Waking up

Jessica, a unicorn in nappies?

IGNORE the record share prices and what that would seem to suggest about the year unfolding on Wall Street. Activity has been so slow that many bankers off for their August holidays wondered if there would be any reason to return. That has abruptly changed. “Every product we have is busier post-Labour Day than pre-,” says J.D. Moriarty, of Bank of America Merrill Lynch, referring to the holiday on September 5th. Eighteen companies plan to list this month and a further 100 are getting ready, according to Renaissance Capital, a research firm.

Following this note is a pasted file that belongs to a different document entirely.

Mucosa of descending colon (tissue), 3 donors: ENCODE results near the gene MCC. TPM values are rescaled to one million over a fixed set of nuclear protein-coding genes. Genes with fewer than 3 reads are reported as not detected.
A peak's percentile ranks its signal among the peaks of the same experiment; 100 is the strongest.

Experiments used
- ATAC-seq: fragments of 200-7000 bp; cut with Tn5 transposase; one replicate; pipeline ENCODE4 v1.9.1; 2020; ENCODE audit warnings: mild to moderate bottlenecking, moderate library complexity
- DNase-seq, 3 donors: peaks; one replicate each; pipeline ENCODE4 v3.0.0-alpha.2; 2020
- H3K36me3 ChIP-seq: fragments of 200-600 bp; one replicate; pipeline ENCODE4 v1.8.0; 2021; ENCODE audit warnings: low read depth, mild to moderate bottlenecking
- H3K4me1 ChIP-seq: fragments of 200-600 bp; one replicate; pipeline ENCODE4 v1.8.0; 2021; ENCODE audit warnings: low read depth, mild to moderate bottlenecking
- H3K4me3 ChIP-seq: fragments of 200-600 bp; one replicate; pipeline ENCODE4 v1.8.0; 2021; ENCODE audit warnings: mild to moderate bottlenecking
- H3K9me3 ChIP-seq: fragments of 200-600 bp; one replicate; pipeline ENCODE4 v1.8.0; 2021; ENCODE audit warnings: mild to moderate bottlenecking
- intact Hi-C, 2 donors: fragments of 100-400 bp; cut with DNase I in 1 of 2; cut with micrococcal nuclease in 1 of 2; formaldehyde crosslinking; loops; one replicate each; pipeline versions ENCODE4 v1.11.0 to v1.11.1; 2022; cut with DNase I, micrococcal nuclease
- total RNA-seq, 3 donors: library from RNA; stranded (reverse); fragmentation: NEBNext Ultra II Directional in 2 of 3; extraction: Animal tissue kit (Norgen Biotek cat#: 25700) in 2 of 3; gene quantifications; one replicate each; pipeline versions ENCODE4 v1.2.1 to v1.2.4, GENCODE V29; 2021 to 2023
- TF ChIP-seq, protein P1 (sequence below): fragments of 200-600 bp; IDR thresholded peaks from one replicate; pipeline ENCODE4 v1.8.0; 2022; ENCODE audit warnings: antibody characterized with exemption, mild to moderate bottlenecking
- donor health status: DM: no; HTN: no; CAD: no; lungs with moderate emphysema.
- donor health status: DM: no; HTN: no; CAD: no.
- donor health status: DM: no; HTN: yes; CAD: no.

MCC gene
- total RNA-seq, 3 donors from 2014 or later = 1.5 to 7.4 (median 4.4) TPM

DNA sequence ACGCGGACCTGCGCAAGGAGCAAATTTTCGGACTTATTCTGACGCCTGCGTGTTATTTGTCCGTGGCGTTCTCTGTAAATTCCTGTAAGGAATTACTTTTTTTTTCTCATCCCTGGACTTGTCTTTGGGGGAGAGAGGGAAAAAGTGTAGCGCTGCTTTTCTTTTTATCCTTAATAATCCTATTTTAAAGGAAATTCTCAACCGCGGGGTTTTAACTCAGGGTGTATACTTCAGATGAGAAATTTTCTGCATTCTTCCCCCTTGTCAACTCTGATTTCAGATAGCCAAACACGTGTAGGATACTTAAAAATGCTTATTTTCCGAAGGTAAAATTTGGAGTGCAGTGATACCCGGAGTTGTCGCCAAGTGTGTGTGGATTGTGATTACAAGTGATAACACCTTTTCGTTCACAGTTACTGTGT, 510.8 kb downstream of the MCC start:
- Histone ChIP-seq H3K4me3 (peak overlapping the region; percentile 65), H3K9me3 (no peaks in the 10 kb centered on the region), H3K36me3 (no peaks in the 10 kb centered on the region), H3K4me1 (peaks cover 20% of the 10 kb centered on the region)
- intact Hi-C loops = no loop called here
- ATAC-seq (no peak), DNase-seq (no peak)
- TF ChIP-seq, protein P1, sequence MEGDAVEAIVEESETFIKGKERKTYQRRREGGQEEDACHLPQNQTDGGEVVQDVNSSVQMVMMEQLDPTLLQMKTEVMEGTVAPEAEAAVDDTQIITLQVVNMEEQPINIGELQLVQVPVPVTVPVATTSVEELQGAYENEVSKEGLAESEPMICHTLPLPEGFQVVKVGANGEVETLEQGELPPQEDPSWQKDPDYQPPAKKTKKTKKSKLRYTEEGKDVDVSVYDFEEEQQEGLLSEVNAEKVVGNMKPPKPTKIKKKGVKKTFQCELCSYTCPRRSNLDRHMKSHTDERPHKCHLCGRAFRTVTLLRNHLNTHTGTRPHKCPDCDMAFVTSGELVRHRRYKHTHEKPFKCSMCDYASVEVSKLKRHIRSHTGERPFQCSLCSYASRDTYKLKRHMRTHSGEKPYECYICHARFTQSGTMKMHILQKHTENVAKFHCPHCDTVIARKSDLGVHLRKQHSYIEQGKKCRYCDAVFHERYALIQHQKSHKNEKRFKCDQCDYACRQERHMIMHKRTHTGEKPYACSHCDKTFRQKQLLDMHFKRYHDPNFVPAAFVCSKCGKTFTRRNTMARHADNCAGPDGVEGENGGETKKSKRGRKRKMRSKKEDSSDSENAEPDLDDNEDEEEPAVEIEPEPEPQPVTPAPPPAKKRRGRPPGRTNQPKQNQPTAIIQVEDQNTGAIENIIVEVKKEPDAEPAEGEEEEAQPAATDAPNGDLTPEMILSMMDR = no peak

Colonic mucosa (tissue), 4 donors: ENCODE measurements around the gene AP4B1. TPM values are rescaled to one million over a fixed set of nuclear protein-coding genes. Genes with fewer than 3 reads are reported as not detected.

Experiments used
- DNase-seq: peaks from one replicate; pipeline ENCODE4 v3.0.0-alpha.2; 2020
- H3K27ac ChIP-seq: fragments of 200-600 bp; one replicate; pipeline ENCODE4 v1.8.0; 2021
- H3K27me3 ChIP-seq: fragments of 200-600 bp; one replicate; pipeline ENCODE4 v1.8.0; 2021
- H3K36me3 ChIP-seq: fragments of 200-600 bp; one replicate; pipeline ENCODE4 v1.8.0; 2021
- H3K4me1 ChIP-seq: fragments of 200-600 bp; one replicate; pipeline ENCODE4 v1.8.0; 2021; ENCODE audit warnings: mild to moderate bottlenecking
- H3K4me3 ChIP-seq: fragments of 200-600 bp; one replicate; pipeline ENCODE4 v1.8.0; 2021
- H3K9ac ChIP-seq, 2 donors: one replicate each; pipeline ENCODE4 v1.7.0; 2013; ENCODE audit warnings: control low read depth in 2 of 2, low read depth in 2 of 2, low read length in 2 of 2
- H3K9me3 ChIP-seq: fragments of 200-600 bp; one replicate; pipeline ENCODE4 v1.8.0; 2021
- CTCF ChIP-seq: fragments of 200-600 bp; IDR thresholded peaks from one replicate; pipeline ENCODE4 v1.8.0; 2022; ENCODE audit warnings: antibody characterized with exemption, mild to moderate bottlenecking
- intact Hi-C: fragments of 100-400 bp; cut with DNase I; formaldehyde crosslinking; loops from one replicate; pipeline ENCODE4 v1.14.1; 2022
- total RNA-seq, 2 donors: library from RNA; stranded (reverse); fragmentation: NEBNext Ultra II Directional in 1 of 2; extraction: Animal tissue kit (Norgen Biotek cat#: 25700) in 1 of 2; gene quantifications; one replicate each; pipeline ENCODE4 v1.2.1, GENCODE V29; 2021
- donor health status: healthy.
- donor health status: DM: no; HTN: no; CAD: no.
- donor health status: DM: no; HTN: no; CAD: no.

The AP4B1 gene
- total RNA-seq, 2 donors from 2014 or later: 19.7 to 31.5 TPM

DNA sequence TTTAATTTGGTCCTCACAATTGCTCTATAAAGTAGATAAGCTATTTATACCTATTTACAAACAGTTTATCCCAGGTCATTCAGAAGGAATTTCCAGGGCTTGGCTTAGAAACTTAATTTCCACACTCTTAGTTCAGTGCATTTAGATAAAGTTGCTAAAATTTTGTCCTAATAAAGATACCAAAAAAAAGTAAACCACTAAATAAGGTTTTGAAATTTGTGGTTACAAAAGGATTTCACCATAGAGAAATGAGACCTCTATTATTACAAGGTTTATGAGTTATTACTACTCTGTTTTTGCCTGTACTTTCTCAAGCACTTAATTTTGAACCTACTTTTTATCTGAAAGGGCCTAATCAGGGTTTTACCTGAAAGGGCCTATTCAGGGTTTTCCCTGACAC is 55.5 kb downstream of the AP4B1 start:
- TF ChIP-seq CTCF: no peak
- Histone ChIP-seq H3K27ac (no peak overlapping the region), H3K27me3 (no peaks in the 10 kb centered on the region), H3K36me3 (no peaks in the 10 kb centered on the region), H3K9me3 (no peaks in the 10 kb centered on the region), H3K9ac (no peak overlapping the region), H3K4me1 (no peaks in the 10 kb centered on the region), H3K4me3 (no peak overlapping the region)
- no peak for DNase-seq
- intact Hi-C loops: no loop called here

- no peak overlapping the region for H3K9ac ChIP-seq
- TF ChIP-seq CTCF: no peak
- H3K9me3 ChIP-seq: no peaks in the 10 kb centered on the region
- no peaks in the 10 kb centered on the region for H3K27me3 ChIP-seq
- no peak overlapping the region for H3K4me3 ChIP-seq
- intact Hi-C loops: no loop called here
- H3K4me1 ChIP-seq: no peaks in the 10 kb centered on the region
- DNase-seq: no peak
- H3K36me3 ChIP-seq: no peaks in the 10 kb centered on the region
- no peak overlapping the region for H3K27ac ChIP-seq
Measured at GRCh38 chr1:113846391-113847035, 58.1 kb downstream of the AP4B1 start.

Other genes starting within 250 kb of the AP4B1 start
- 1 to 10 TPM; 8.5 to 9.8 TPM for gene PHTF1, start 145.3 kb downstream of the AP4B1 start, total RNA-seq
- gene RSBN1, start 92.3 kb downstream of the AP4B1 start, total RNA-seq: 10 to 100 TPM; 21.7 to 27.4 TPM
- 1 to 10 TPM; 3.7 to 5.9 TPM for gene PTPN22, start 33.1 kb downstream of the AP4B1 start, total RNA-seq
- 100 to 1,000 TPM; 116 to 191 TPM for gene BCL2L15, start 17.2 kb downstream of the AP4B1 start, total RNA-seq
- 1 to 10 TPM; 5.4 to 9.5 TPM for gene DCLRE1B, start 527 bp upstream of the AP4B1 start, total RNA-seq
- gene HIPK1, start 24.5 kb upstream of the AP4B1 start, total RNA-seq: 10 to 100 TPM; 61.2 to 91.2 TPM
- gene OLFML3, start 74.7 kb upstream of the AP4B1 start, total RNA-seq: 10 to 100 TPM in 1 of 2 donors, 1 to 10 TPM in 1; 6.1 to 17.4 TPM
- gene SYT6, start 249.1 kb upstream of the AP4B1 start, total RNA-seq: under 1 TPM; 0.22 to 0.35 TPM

Normally, a soaring stockmarket would be a fillip for all corners of finance. But until the holiday, the only consistently busy area this year had been the debt market. Low rates led borrowers to issue as many new bonds and refinance as many old ones as they could.

Elsewhere: no animal spirits. Investors seemed tired of punting or lacked funds. Their brokers were scared to encourage business because of a vastly complex new regulation, known as the “fiduciary rule”, introduced in April. Trading volumes—and commission income—were…Continue reading

This post was originally published in the Economist.

Waking up

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